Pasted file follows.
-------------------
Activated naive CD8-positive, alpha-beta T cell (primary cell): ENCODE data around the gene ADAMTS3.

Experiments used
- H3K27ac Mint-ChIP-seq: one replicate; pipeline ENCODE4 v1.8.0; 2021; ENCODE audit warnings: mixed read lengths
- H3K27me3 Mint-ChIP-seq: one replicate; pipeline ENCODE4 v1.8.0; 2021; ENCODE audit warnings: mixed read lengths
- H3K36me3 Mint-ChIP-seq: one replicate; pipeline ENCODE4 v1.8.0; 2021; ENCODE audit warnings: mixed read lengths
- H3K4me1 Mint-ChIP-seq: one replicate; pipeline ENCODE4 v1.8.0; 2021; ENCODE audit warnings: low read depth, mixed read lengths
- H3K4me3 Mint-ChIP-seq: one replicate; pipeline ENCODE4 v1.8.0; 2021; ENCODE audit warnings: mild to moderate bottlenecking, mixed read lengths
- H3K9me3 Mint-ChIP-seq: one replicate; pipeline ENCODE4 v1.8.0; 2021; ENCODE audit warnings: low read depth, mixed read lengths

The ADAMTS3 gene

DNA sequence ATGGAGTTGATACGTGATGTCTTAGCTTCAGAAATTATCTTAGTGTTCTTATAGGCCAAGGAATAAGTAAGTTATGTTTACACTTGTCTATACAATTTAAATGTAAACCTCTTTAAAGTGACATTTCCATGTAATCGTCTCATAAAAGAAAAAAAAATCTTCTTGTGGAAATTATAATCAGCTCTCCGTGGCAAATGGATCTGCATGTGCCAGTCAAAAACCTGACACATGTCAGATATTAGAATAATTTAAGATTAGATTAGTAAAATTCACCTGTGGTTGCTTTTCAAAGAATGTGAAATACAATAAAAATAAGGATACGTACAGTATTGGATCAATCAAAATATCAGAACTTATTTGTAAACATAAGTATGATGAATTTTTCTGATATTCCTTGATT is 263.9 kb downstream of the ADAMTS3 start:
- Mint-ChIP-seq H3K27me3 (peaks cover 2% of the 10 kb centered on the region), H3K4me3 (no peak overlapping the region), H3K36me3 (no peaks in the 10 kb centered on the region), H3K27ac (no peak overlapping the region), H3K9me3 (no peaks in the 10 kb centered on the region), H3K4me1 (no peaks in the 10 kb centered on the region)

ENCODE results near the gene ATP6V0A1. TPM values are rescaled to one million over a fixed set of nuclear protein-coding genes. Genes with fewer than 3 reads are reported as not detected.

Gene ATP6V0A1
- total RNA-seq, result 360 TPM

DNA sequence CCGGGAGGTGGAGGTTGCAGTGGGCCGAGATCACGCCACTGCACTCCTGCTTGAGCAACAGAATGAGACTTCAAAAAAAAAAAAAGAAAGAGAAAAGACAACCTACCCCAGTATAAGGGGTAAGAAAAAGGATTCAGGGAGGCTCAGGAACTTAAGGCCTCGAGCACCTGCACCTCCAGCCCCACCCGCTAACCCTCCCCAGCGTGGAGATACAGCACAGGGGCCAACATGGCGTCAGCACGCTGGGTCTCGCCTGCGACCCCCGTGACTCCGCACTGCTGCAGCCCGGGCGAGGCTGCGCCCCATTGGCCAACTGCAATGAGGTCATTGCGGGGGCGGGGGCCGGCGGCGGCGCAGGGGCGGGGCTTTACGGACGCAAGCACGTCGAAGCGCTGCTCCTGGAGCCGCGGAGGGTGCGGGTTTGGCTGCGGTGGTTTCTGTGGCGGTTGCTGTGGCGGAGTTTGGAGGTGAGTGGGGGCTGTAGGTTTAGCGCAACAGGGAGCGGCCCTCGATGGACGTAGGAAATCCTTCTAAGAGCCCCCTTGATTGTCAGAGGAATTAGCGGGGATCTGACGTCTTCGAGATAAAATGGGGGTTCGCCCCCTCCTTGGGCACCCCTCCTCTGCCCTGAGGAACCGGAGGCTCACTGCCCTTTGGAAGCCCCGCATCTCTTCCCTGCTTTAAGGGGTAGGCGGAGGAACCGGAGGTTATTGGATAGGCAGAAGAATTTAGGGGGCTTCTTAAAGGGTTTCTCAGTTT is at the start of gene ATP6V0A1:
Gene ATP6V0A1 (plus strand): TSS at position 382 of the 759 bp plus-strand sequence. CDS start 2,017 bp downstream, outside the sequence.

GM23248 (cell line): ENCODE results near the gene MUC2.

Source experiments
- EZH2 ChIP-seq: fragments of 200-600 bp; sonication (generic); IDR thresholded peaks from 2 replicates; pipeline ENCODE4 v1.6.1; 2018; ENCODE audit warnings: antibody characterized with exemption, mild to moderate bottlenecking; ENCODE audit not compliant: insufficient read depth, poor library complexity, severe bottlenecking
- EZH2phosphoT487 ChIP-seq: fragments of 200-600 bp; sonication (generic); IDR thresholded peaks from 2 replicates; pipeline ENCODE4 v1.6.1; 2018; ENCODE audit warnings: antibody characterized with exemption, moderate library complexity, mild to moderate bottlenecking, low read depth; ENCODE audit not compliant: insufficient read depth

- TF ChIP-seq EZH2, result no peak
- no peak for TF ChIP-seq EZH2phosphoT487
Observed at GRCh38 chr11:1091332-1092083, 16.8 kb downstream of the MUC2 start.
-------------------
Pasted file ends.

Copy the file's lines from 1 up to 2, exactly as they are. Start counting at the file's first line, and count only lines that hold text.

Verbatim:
Activated naive CD8-positive, alpha-beta T cell (primary cell): ENCODE data around the gene ADAMTS3.

Experiments used